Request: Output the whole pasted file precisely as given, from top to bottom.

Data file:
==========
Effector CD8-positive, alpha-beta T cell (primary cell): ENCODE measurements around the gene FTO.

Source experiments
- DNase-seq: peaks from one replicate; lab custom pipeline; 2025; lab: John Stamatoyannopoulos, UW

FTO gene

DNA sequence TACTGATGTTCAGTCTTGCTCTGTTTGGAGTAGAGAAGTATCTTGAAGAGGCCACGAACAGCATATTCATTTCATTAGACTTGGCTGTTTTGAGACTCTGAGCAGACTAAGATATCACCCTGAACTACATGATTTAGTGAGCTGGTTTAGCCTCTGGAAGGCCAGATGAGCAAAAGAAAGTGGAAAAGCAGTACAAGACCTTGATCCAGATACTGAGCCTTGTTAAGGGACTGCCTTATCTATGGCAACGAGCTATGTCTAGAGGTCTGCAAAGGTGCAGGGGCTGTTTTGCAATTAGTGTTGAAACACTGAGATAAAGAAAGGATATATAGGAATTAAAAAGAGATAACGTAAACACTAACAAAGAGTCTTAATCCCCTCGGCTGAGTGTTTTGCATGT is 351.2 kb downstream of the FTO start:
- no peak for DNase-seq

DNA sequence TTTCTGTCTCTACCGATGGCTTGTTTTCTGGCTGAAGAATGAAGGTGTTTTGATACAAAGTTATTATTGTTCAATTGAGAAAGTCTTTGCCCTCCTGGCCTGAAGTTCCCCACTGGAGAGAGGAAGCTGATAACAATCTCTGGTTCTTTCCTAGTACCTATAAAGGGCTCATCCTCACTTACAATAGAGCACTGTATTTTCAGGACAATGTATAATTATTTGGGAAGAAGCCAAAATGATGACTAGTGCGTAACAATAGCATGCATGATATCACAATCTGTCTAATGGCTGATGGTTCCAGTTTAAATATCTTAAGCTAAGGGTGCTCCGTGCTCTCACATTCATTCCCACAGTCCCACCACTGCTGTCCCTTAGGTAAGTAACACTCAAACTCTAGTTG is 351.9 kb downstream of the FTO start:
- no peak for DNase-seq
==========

Effector CD8-positive, alpha-beta T cell (primary cell): ENCODE measurements around the gene FTO.

Source experiments
- DNase-seq: peaks from one replicate; lab custom pipeline; 2025; lab: John Stamatoyannopoulos, UW

FTO gene

DNA sequence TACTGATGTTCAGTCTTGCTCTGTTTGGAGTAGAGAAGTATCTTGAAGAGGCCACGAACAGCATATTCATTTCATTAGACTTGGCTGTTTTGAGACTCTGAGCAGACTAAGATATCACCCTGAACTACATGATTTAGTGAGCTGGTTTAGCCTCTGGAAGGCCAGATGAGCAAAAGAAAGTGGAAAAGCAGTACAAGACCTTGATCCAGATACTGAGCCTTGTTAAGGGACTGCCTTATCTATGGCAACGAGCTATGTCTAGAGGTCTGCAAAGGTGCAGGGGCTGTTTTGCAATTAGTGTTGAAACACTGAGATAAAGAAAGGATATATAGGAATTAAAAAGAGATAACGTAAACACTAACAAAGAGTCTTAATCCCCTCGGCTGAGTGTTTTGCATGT is 351.2 kb downstream of the FTO start:
- no peak for DNase-seq

DNA sequence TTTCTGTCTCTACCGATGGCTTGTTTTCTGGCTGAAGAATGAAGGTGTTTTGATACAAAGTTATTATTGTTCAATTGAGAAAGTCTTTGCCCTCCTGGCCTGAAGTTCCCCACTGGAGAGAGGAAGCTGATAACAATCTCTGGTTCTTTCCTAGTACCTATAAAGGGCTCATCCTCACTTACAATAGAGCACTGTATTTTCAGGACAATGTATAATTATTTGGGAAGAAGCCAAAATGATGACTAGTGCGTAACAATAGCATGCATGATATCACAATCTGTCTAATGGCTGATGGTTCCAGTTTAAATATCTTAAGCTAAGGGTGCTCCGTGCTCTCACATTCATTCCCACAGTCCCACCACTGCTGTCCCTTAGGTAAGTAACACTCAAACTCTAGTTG is 351.9 kb downstream of the FTO start:
- no peak for DNase-seq